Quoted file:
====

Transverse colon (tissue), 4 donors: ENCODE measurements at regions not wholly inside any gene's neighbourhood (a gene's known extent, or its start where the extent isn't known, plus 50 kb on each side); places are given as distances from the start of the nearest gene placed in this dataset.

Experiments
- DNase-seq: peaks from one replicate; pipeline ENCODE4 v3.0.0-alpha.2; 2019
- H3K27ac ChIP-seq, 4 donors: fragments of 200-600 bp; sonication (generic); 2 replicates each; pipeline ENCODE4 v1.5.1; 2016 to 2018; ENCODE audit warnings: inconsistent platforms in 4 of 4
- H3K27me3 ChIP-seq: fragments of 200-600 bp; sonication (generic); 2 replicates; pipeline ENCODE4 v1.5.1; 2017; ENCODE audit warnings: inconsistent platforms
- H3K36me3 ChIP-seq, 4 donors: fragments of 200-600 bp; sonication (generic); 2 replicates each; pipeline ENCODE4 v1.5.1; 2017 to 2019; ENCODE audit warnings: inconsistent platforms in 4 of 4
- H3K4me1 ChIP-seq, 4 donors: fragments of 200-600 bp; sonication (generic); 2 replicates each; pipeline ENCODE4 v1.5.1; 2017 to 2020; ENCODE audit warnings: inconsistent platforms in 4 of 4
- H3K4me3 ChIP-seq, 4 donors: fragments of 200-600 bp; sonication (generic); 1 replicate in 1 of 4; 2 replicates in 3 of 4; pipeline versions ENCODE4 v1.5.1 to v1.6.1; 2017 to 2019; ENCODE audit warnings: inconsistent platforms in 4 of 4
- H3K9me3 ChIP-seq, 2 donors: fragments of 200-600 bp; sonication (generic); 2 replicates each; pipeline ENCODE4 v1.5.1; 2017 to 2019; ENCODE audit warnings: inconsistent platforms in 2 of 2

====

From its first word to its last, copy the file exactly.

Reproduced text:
Transverse colon (tissue), 4 donors: ENCODE measurements at regions not wholly inside any gene's neighbourhood (a gene's known extent, or its start where the extent isn't known, plus 50 kb on each side); places are given as distances from the start of the nearest gene placed in this dataset.

Experiments
- DNase-seq: peaks from one replicate; pipeline ENCODE4 v3.0.0-alpha.2; 2019
- H3K27ac ChIP-seq, 4 donors: fragments of 200-600 bp; sonication (generic); 2 replicates each; pipeline ENCODE4 v1.5.1; 2016 to 2018; ENCODE audit warnings: inconsistent platforms in 4 of 4
- H3K27me3 ChIP-seq: fragments of 200-600 bp; sonication (generic); 2 replicates; pipeline ENCODE4 v1.5.1; 2017; ENCODE audit warnings: inconsistent platforms
- H3K36me3 ChIP-seq, 4 donors: fragments of 200-600 bp; sonication (generic); 2 replicates each; pipeline ENCODE4 v1.5.1; 2017 to 2019; ENCODE audit warnings: inconsistent platforms in 4 of 4
- H3K4me1 ChIP-seq, 4 donors: fragments of 200-600 bp; sonication (generic); 2 replicates each; pipeline ENCODE4 v1.5.1; 2017 to 2020; ENCODE audit warnings: inconsistent platforms in 4 of 4
- H3K4me3 ChIP-seq, 4 donors: fragments of 200-600 bp; sonication (generic); 1 replicate in 1 of 4; 2 replicates in 3 of 4; pipeline versions ENCODE4 v1.5.1 to v1.6.1; 2017 to 2019; ENCODE audit warnings: inconsistent platforms in 4 of 4
- H3K9me3 ChIP-seq, 2 donors: fragments of 200-600 bp; sonication (generic); 2 replicates each; pipeline ENCODE4 v1.5.1; 2017 to 2019; ENCODE audit warnings: inconsistent platforms in 2 of 2